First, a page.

Key to New York Giants' defensive turnaround: Keeping it simple

EAST RUTHERFORD, N.J. -- It was another afternoon that could have ended poorly for the New York Giants defense, and the unit was desperate for a big play.

Then Quincy Roche called game.

The rookie outside linebacker contorted his body as low as it would allow while still running at full speed and slipped under Las Vegas Raiders left tackle Kolton Miller coming off the edge. Roche, a late-summer addition off waivers, hit quarterback Derek Carr from behind and knocked the ball loose with 37 seconds remaining. Leonard Williams recovered and the Giants secured the 23-16 victory Sunday.

It was the latest reminder that the Giants defense is back playing at a high level, resembling the unit from last year that offered so much promise heading into this season. It was the Giants' third straight game allowing 20 points or fewer.

They're back!

"I think it feels similar," cornerback James Bradberry said.

The defense struggled badly under coordinator Patrick Graham the first six weeks of the season, when it was allowing 29.5 points per game and ranked 20th in defensive efficiency (26.51). The unit has allowed just 13.0 ppg and is fourth in defensive efficiency (77.71) over the past three weeks, which has resulted in two wins and a close loss last Monday night against Kansas City.

The players insist there hasn't been any drastic change. In fact, the Giants (3-6) might have actually cut back on what they were doing.

"To me, you just keep it simple," coach Joe Judge said. "You go back to what is real important in this game. It's fundamentals. You go back to playing with good zone vision, good man leverage. Good breaks on the ball, good footing, good anticipation, not having bad penalties in the game."

A bad penalty -- an offside by outside linebacker Oshane Ximines that negated a fourth-quarter interception -- cost the Giants a chance to win in Week 8 against the Chiefs. Ximines was benched against the Raiders, the first time this season he was a healthy scratch.

The message was clear, and it seemed to get through.

Second-year safety Xavier McKinney had perhaps the best game of his career Sunday, days after he missed most of the week's practices as he dealt with a false positive COVID-19 test. Judge called it "his best Ferris Bueller" after not having to show up to work and having that type of game.

McKinney intercepted a pair of passes Sunday, including one that he diagnosed early and returned for a touchdown. It was the first defensive points the Giants had produced this season. Forget for a moment that it took nine weeks.

"We're just making plays when it's time for us to make plays, you know?" Bradberry said. "[McKinney] had a pick-six and then he made a game-changing play at the end on a double move, so we're just making plays when the opportunity presents itself and we're coming down with the ball."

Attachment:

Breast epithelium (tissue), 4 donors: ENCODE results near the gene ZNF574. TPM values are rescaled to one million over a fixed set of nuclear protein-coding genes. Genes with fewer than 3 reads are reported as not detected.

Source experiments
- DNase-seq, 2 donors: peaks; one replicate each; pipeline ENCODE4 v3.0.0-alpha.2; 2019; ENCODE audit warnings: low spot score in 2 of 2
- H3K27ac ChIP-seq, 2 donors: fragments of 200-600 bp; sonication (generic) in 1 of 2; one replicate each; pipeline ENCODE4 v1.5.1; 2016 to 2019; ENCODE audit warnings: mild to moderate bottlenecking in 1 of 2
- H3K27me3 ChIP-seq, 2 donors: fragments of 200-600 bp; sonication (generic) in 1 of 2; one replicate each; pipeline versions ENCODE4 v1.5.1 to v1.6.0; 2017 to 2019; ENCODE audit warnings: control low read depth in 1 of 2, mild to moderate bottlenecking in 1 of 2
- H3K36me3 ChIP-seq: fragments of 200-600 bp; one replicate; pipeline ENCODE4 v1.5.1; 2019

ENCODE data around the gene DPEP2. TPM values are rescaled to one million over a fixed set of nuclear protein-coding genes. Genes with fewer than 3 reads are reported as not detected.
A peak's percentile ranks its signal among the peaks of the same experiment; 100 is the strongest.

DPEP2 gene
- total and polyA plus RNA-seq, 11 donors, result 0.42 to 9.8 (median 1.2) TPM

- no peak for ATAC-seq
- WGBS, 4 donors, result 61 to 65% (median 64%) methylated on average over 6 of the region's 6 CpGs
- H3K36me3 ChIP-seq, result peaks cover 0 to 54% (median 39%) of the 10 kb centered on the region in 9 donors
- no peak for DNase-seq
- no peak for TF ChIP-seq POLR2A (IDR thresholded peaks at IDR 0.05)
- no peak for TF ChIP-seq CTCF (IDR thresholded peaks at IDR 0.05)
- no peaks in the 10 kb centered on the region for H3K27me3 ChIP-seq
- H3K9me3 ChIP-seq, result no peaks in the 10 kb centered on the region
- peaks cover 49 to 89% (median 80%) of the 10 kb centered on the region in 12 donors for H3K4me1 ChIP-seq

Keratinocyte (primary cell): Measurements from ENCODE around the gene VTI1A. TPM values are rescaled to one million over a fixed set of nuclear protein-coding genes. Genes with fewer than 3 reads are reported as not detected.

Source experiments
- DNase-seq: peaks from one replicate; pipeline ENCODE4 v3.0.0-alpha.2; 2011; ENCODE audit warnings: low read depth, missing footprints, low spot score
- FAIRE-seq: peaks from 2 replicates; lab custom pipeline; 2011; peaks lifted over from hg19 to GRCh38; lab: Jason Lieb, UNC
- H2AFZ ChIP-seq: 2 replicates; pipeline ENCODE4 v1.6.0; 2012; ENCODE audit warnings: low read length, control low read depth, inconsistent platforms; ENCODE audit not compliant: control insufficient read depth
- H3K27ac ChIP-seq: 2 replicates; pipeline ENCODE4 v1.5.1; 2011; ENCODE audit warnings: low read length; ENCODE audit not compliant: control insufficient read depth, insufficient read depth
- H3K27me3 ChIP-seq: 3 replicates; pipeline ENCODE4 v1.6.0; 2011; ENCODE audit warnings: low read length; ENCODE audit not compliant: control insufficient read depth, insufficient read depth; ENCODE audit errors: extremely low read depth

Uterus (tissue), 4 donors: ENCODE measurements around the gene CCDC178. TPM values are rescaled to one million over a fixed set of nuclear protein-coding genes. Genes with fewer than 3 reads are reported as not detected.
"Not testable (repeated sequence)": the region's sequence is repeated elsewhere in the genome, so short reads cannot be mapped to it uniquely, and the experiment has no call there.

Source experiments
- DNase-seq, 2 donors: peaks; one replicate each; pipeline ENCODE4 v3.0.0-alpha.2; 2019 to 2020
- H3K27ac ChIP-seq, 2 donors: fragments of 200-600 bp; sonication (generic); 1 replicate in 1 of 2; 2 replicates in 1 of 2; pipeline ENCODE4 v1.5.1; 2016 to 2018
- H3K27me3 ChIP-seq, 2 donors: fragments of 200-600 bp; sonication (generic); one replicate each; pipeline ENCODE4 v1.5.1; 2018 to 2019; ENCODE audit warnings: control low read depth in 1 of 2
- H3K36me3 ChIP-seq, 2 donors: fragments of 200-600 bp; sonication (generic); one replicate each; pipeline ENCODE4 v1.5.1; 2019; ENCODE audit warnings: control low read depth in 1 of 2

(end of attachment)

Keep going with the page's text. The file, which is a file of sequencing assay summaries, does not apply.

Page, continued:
The Giants weren't making those plays earlier in the season, especially in Week 3 when the ball clanked off cornerback Adoree' Jackson's hands on what should have been a game-clinching interception against the Falcons. But it has been more than that.

With their inconsistent pass rush, the Giants allowed a league-worst 68.8 QBR against over the first six weeks. They have allowed the second-lowest QBR (18.6) over the past three weeks despite playing against Patrick Mahomes and Carr the past two games.

"To me it comes back to how they stay committed to working every day," Judge said of the defense. "One thing I've seen is a lot of situational improvements of red zone defense improving throughout the season, two-minute defense improving throughout the season, finding different ways of creating pressure or if we're not creating a lot of pressure having coverage combinations to change it up."

The Giants are second in red zone defense (23.1%) and fourth in third-down defense (28.2%) over the past three games. Despite allowing yards -- including 403 on Sunday to Las Vegas -- they are not permitting points.

Judge noted Graham drew up some plays in the dirt in the fourth quarter that allowed the Giants to put Sunday's game away. On the final two plays, he had inside linebacker Reggie Ragland uncharacteristically on the field in that situation rushing the passer -- an eye-opener to say the least.

It's what needs to be done with this group. Graham is, again, doing it without the dominant pass rush that traditionally drives some of the league's best defenses. Roche's sack was the Giants' only one in the contest, and they finished with just nine pressures on 47 dropbacks.

It was Roche's first career sack that preserved Sunday's win.

"I'm not surprised when anybody on our defense makes plays, because ... like I've said before, we go out there and execute," McKinney said. "We get the job done."